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Gulf War and Health: Volume 5. Infectious Diseases Svedhem A, Kaijser B. 1980. Campylobacter fetus subspecies jejuni: A common cause of diarrhea in Sweden. Journal of Infectious Diseases 142(3):353-359. Tabbara KF. 1990. Brucellosis and nonsyphilitic treponemal uveitis. International Ophthalmology Clinics 30(4):294-296. Tam CC, Rodrigues LC, O'Brien SJ. 2003. Guillain-Barre syndrome associated with Campylobacter jejuni infection in England, 2000-2001. Clinical Infectious Diseases 37(2):307-310. Tardei G, Ruta S, Chitu V, Rossi C, Tsai TF, Cernescu C. 2000. Evaluation of immunoglobulin M (IgM) and IgG enzyme immunoassays in serologic diagnosis of West Nile Virus infection. Journal of Clinical Microbiology 38(6):2232-2239. Tasova Y, Saltoglu N, Sahin G, Aksu HS. 1999. Osteoarthricular involvement of brucellosis in Turkey. Clinical Rheumatology 18(3):214-219. Tauxe RV, Blake PA. 1992. Epidemic cholera in Latin America. Journal of the American Medical Association 267(10):1388-1390. Taylor JP, Perdue JN. 1989. The changing epidemiology of human brucellosis in Texas, 1977-1986. American Journal of Epidemiology 130(1):160-165. Taylor WR, White NJ. 2004. Antimalarial drug toxicity: A review. Drug Safety 27(1):25-61. Taylor DN, Echeverria P, Pitarangsi C, Seriwatana J, Bodhidatta L, Blaser MJ. 1988. Influence of strain characteristics and immunity on the epidemiology of Campylobacter infections in Thailand. Journal of Clinical Microbiology 26(5):863-868. Taylor DN, Bodhidatta L, Echeverria P. 1991. Epidemiologic aspects of shigellosis and other causes of dysentery in Thailand. Reviews of Infectious Diseases 13(4):S226-S230. Teixeira MJ, Teixeira CR, Andrade BB, Barral-Netto M, Barral A. 2006. Chemokines in host-parasite interactions in leishmaniasis. Trends in Parasitology 22(1):32-40. Thomas MF, Hedayati H. 1986. Reactive arthropathy (Reiter's syndrome) after salmonellosis: Report of two cases and review of the literature. Journal of the American Osteopathic Association 86(8):504-507. Thomas R, Kameswaran M, Murugan V, Okafor BC. 1993. Sensorineural hearing loss in neurobrucellosis. Journal of Laryngology and Otology 107(11):1034-1036. Thomson GT, Chiu B, De Rubeis D, Falk J, Inman RD. 1992. Immunoepidemiology of post-Salmonella reactive arthritis in a cohort of women. Clinical Immunology and Immunopathology 64(3):227-232. Thomson GT, Alfa M, Orr K, Thomson BR, Olson N. 1994. Secretory immune response and clinical sequelae of Salmonella infection in a point source cohort. Journal of Rheumatology 21(1):132-137. Thomson GT, DeRubeis DA, Hodge MA, Rajanayagam C, Inman RD. 1995. Post-Salmonella reactive arthritis: Late clinical sequelae in a point source cohort. American Journal of Medicine 98(1):13-21.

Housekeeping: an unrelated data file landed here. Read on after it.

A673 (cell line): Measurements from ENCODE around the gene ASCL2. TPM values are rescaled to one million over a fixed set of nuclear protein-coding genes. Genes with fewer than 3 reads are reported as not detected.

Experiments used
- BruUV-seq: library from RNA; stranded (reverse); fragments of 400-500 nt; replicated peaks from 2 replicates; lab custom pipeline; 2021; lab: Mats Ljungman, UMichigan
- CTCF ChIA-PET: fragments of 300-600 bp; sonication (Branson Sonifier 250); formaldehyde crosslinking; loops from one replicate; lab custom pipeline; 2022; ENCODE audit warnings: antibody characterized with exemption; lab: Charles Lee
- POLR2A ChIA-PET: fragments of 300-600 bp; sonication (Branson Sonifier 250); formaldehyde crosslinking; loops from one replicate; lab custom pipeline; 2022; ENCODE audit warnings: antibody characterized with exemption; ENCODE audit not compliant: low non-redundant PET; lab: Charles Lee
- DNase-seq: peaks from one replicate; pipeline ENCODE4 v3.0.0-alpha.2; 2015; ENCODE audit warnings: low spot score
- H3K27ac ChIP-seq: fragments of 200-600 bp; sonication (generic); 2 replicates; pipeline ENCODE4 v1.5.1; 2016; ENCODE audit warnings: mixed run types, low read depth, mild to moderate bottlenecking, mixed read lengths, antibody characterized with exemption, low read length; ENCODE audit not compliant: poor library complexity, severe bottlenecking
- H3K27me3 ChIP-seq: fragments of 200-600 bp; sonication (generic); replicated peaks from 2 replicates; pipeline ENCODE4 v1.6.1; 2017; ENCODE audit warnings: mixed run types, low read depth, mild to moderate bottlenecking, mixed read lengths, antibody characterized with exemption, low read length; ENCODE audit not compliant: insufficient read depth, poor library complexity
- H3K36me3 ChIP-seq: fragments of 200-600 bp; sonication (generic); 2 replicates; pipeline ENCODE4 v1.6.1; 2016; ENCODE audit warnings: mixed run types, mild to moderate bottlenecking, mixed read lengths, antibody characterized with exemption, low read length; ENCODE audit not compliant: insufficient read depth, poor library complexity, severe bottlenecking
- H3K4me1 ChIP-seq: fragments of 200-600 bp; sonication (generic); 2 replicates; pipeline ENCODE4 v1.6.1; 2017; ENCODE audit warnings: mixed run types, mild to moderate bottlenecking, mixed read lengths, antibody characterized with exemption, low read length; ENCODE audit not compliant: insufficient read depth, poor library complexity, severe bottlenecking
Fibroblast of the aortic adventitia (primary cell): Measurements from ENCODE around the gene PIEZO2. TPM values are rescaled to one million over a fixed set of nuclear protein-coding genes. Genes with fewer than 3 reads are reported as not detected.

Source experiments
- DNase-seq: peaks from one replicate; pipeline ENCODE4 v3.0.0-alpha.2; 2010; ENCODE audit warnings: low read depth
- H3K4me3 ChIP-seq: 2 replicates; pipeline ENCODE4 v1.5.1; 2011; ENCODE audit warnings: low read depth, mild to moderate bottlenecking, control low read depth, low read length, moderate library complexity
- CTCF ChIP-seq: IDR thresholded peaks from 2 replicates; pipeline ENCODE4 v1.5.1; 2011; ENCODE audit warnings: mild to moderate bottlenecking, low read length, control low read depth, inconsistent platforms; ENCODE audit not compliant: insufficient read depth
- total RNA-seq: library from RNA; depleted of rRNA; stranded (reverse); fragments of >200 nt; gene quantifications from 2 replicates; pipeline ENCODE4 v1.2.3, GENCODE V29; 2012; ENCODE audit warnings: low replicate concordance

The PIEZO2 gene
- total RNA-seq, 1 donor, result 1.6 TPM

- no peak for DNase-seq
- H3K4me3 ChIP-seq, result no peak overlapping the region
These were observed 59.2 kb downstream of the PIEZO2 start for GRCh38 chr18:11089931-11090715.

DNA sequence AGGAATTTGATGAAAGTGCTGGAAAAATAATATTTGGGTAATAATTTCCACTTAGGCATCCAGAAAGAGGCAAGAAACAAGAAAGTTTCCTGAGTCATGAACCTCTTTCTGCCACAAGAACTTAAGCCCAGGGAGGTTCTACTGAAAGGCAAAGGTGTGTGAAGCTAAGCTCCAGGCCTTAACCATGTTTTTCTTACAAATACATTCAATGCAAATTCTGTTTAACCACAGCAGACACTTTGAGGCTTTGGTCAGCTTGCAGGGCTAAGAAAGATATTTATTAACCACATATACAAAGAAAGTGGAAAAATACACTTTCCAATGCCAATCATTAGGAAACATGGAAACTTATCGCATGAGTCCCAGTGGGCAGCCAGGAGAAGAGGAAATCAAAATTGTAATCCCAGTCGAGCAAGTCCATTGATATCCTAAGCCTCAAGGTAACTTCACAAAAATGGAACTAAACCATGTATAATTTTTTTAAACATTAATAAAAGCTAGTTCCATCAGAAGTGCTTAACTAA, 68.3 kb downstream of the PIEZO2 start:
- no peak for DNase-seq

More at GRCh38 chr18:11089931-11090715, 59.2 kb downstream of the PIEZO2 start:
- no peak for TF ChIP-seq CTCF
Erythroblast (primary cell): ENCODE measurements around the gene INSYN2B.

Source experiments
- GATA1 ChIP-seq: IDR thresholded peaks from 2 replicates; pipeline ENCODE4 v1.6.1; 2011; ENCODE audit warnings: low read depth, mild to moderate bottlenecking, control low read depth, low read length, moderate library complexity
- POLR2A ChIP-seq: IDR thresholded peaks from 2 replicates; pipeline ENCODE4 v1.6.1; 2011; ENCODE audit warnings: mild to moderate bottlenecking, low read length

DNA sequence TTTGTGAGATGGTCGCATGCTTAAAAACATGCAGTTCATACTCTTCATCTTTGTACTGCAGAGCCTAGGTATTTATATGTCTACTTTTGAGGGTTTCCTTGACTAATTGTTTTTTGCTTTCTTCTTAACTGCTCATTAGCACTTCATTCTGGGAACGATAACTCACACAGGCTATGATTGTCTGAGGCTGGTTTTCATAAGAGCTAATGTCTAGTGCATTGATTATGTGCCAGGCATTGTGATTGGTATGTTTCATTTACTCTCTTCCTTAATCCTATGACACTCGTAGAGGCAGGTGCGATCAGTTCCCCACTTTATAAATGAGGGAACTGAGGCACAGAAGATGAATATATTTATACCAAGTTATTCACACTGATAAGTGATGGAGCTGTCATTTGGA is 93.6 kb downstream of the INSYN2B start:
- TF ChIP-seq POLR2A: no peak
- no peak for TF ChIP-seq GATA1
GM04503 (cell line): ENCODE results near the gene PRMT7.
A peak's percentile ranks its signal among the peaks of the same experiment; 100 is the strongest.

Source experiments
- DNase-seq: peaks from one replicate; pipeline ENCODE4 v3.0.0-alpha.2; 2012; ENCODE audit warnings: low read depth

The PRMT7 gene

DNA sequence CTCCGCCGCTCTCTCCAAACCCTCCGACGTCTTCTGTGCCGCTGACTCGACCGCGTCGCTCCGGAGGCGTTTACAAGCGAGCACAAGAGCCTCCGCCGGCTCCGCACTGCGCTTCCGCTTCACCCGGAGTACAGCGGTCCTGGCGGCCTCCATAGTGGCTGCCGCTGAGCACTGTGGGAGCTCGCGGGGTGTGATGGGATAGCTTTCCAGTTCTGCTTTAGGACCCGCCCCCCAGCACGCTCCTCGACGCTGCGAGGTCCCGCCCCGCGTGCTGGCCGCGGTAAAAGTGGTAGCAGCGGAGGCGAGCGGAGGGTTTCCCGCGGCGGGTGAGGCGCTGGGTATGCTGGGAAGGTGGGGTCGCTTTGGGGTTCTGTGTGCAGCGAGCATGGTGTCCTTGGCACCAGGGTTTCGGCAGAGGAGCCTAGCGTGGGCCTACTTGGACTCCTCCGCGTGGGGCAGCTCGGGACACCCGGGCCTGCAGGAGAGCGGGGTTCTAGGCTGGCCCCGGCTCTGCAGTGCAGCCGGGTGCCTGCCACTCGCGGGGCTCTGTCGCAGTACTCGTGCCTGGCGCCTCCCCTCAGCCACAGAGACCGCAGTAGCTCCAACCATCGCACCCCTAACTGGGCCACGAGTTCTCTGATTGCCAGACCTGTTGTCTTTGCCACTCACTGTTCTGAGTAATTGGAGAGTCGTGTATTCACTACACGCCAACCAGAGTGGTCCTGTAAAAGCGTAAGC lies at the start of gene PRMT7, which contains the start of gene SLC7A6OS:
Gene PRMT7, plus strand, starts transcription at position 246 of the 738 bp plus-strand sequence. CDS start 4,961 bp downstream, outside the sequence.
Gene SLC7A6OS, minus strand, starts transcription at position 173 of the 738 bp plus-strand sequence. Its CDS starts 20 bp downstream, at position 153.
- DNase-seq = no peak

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Gulf War and Health: Volume 5. Infectious Diseases Thwaites GE, Duc Bang N, Huy Dung N, Thi Quy H, Thi Tuong Oanh D, Thi Cam Thoa N, Quang Hien N, Tri Thuc N, Ngoc Hai N, Thi Ngoc Lan N, Ngoc Lan N, Hong Duc N, Ngoc Tuan V, Huu Hiep C, Thi Hong Chau T, Phuong Mai P, Thi Dung N, Stepniewska K, Simmons CP, White NJ, Tinh Hien T, Farrar JJ. 2005. The influence of HIV infection on clinical presentation, response to treatment, and outcome in adults with Tuberculous meningitis. Journal of Infectious Diseases 192(12):2134-2141. Tissot-Dupont H, Raoult D, Brouqui P, Janbon F, Peyramond D, Weiller PJ, Chicheportiche C, Nezri M, Poirier R. 1992. Epidemiologic features and clinical presentation of acute Q fever in hospitalized patients: 323 French cases. American Journal of Medicine 93(4):427-434. Tissot-Dupont H, Amadei MA, Nezri M, Raoult D. 2004. Wind in November, Q fever in December. Emerging Infectious Diseases 10(7):1264-1269. Toler SM. 2004. Oxidative stress plays an important role in the pathogenesis of drug-induced retinopathy. Experimental Biology and Medicine (Maywood, NJ) 229(7):607-615. Travis LB, Travis WD, Li CY, Pierre RV. 1986. Q fever. A clinicopathologic study of five cases. Archives of Pathology and Laboratory Medicine 110(11):1017-1020. Tripathi BM, Dube S, Biseria S. 1995. Ophthalmic involvement in severe malaria. Journal of the Association of Physicians of India 43(6):441-442. Trujillo IZ, Zavala AN, Caceres JG, Miranda CQ. 1994. Brucellosis. Infectious Disease Clinics of North America 8(1):225-241. Turck WP, Howitt G, Turnberg LA, Fox H, Longson M, Matthews MB, Das Gupta R. 1976. Chronic Q fever. Quarterly Journal of Medicine 45(178):193-217. Turgut M. 2001. Spinal tuberculosis (Pott's disease): Its clinical presentation, surgical management, and outcome. A survey study on 694 patients. Neurosurgical Review 24(1): 8-13. Tzekov R. 2005. Ocular toxicity due to chloroquine and hydroxychloroquine: Electrophysiological and visual function correlates. Documenta Ophthalmologica 110(1):111-120. Vallejo JG, Stevens AM, Dutton RV, Kaplan SL. 1996. Hepatosplenic abscesses due to Brucella melitensis: Report of a case involving a child and review of the literature. Clinical Infectious Diseases 22(3):485-489. van Woerden HC, Mason BW, Nehaul LK, Smith R, Salmon RL, Healy B, Valappil M, Westmoreland D, de Martin S, Evans MR, Lloyd G, Hamilton-Kirkwood M, Williams NS. 2004. Q fever outbreak in industrial setting. Emerging Infectious Diseases 10(7):1282-9. Varney NR, Roberts RJ, Springer JA, Connell SK, Wood PS. 1997. Neuropsychiatric sequelae of cerebral malaria in Vietnam veterans. Journal of Nervous and Mental Disease 185(11):695-703. Verdon R, Chevret S, Laissy JP, Wolff M. 1996. Tuberculous meningitis in adults: Review of 48 cases. Clinical Infectious Diseases 22(6):982-988. Vynnycky E, Fine PE. 1997. The natural history of tuberculosis: The implications of age-dependent risks of disease and the role of reinfection. Epidemiology and Infection 119(2):183-201. Walker J, Sharma OP, Rao NA. 1992. Brucellosis and uveitis. American Journal of Ophthalmology 114(3):374-375.